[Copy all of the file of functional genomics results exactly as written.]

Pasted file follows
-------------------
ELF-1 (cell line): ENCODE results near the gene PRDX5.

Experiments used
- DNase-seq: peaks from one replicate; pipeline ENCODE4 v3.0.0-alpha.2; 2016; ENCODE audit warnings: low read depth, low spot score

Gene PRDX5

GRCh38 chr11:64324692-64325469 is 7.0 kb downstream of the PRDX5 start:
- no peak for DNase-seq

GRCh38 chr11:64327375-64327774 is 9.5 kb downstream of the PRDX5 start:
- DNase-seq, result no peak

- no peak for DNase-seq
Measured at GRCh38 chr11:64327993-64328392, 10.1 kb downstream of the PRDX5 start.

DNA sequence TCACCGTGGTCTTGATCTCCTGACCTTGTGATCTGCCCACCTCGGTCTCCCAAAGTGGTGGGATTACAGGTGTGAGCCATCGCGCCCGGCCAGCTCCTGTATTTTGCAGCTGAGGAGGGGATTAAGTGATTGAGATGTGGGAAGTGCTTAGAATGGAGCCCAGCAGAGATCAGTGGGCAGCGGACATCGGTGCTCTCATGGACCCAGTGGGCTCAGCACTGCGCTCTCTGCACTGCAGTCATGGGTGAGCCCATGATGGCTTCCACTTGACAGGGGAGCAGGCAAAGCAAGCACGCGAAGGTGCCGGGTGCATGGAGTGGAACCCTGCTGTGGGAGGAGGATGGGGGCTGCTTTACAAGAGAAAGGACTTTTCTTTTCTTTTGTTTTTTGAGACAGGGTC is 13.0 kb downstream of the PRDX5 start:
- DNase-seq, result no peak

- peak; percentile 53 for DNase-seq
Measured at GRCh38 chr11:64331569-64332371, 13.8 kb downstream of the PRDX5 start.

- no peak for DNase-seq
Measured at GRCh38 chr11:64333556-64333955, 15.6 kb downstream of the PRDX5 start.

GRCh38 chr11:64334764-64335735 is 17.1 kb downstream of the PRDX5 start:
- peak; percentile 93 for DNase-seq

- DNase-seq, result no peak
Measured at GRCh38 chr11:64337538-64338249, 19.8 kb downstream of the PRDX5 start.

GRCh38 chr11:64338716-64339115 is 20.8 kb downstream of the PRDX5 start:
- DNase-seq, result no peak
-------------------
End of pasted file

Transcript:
ELF-1 (cell line): ENCODE results near the gene PRDX5.

Experiments used
- DNase-seq: peaks from one replicate; pipeline ENCODE4 v3.0.0-alpha.2; 2016; ENCODE audit warnings: low read depth, low spot score

Gene PRDX5

GRCh38 chr11:64324692-64325469 is 7.0 kb downstream of the PRDX5 start:
- no peak for DNase-seq

GRCh38 chr11:64327375-64327774 is 9.5 kb downstream of the PRDX5 start:
- DNase-seq, result no peak

- no peak for DNase-seq
Measured at GRCh38 chr11:64327993-64328392, 10.1 kb downstream of the PRDX5 start.

DNA sequence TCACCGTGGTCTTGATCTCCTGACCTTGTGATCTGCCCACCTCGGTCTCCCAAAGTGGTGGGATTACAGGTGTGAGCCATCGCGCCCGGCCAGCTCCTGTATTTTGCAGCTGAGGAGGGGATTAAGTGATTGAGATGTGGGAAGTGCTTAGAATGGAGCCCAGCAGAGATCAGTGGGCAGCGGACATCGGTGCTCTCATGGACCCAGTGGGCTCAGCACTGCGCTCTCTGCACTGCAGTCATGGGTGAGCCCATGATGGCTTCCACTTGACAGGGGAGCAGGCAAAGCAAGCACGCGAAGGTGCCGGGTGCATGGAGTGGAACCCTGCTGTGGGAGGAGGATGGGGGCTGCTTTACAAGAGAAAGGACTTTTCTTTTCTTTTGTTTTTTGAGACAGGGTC is 13.0 kb downstream of the PRDX5 start:
- DNase-seq, result no peak

- peak; percentile 53 for DNase-seq
Measured at GRCh38 chr11:64331569-64332371, 13.8 kb downstream of the PRDX5 start.

- no peak for DNase-seq
Measured at GRCh38 chr11:64333556-64333955, 15.6 kb downstream of the PRDX5 start.

GRCh38 chr11:64334764-64335735 is 17.1 kb downstream of the PRDX5 start:
- peak; percentile 93 for DNase-seq

- DNase-seq, result no peak
Measured at GRCh38 chr11:64337538-64338249, 19.8 kb downstream of the PRDX5 start.

GRCh38 chr11:64338716-64339115 is 20.8 kb downstream of the PRDX5 start:
- DNase-seq, result no peak